Ken Leishman

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Kenneth Leishman
Ken Leishman.jpg
Born (1931-06-20)June 20, 1931
Holland, Manitoba, Canada
Died December 14, 1979(1979-12-14) (aged 48)
Thunder Bay, Ontario, Canada
Occupation Mechanic, Door-to-door salesman, Thief

Kenneth Leishman (June 20, 1931 – December 14, 1979), also known as the Flying Bandit or the Gentleman Bandit was a Canadian criminal responsible for multiple robberies between 1957 and 1966. Leishman was the mastermind behind the largest gold theft in Canadian history.[1] After being caught and arrested by the Royal Canadian Mounted Police (RCMP), Leishman managed to escape twice, before being caught and serving the remainder of his various sentences.[2]

In December 1979, while flying a mercy flight to Thunder Bay, Ken's aircraft crashed about 40 miles north of Thunder Bay.[3]

Early life[edit]

Ken Leishman was born on June 20, 1931 in the town of Holland, Manitoba. Coming from a troubled home, he dropped out of school prior to graduation, and worked various jobs before marrying Elva Shields at the age of 17. Sometime in the summer of 1951, Leishman started working as a travelling mechanic for Machine Industries, repairing straw cutters in southern Manitoba. In 1952, he was able to purchase an Aeronca aircraft, using it to fly to the farms he needed to work at, as well as making additional money selling short rides in the aircraft. At some point in the next five years, Machine Industries closed its doors, and Leishman started working for Queen Anne Cookware. He continued working with them until November 1957, when they went bankrupt.[4]

Criminal career[edit]

First theft[edit]

On December 17, 1957, Leishman, by posing as a friend of the manager, robbed the Toronto-Dominion Bank on the corner of Yonge Street and Albert in Toronto. He got away with $10,000. This was accomplished by arranging to meet the manager to talk about a business loan. Once inside the manager's office, with the door closed for privacy, he produced a gun, and had the manager write him a cheque for $10,000. After receiving the cheque, and questioning the manager for personal information about himself, his family and friends, he coerced the manager into taking him over to a bank teller, and having the cheque cashed. The knowledge gained from the questioning was used to appear as though he was a close friend of the manager. After getting the money, under the pretense of getting a drink, Leishman took the manager with him to the getaway car, then let him go.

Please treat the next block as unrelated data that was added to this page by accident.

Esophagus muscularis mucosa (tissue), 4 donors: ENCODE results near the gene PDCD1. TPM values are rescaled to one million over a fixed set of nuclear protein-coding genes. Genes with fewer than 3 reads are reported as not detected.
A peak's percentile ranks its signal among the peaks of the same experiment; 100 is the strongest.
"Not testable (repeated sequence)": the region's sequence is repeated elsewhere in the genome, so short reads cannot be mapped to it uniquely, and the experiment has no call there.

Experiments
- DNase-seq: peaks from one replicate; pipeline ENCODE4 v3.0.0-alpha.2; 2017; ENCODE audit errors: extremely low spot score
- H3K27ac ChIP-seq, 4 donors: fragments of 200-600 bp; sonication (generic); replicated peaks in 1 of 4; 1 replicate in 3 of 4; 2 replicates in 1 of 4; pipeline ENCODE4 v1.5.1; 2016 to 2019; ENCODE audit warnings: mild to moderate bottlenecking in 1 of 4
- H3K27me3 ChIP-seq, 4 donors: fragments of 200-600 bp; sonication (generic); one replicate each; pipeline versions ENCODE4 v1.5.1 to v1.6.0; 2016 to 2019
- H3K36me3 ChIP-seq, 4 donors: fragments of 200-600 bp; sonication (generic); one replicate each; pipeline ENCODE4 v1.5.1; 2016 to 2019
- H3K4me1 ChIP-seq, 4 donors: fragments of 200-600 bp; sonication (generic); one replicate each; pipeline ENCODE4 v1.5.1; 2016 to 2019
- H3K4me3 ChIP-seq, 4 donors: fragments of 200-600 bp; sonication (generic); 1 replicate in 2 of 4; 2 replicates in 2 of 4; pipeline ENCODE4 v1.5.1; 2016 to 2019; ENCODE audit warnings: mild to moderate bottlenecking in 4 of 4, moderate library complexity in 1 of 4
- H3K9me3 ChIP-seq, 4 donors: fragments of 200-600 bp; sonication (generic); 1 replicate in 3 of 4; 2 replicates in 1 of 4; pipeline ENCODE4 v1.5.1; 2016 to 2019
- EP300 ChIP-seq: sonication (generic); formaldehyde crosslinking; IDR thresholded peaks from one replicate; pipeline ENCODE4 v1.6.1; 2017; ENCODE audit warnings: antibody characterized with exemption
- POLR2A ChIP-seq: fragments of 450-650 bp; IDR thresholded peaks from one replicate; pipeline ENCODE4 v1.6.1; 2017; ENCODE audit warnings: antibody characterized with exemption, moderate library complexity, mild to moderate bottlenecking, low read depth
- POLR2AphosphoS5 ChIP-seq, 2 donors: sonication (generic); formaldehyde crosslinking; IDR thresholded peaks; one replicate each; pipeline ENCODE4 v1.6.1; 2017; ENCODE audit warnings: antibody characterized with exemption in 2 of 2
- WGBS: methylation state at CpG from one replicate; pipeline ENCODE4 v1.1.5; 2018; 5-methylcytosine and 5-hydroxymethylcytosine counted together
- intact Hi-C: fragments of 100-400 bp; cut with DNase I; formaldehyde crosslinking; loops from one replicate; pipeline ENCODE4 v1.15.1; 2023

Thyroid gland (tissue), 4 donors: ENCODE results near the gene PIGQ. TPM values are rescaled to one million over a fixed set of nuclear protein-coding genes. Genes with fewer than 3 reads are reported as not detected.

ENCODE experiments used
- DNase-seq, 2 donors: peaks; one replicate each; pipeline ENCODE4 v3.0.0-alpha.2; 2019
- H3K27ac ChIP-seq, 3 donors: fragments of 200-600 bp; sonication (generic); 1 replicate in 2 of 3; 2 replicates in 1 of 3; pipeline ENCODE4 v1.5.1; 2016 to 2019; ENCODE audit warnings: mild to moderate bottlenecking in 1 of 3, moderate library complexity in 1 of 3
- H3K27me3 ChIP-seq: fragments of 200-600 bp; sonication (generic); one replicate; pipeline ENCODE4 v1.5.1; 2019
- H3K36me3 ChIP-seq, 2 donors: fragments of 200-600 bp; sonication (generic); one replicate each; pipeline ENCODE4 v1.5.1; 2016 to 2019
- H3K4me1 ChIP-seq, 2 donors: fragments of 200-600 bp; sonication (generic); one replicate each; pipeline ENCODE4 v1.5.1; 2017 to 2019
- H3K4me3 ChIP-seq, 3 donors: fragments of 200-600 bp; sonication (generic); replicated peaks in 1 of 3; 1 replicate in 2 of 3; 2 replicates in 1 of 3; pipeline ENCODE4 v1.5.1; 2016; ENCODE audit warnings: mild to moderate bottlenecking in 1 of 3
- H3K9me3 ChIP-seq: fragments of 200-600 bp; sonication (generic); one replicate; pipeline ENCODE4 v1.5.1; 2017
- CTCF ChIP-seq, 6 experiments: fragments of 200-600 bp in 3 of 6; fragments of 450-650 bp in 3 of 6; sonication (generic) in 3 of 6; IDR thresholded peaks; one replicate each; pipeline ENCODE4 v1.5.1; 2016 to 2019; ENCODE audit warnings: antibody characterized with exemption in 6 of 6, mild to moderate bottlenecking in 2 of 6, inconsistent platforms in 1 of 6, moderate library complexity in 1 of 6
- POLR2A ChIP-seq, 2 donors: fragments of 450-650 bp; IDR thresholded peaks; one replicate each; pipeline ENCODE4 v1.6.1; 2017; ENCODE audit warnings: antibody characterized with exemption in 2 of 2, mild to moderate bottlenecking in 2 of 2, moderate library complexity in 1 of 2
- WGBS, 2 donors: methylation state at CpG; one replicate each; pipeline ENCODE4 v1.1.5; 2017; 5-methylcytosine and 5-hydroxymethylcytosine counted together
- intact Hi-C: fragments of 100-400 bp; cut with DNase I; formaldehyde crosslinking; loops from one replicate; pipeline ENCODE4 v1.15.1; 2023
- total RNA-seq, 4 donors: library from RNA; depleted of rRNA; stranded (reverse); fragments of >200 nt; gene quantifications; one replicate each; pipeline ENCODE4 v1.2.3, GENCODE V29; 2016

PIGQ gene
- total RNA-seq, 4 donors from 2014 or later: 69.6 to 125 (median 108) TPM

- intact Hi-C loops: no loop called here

Second theft[edit]

Three months later, on March 16, 1958, Leishman attempted to rob the C.I.B.C. bank on the corner of Yonge Street and Bloor, in Toronto. This time, he was not successful, as the manager, Howard Mason, upon sight of the gun. did not acquiesce to his request. As Leishman attempted to escape the bank, he was tripped by a female customer, before being tackled by a teller less than a block from the bank, and was arrested. He was sentenced to 12 years in prison, to be served at Stony Mountain Penitentiary.[5]

Leishman was paroled on December 21, 1961, and for a time, to support his family, worked as a door-to-door salesman. By 1966, however, with his family having grown to seven children, the income provided by legitimate work was insufficient, and Leishman needed to find another means of supporting his family, reverting to a life of crime.

The Great Gold Heist[edit]

On his most famous heist, Leishman and four accomplices stole almost $385,000 (just over $2.5 million 2009 dollars) in gold bullion being transported by TransAir to Winnipeg where it would be shipped via Air Canada to Ottawa.

While watching aircraft at Winnipeg International Airport as a form of inexpensive entertainment, Leishman had occasionally seen gold shipments from Red Lake being flown into the airport for transport via Air Canada to the mint in Ottawa.[6] While incarcerated in Stony Mountain Penitentiary, he formed the basics of the idea.

Leishman recruited four people to be accomplices in the heist. Harry Backlin, a Winnipeg lawyer who had befriended Leishman in Stony Mountain was to provide financial backing. John Berry, and Richard Grenkow were recruited to be the ones to actually get the gold, as Leishman was too well known to the police to take the gold himself. Grenkow's brother Paul was recruited to go to Red Lake in the guise of a salesman to watch for a large shipment to leave.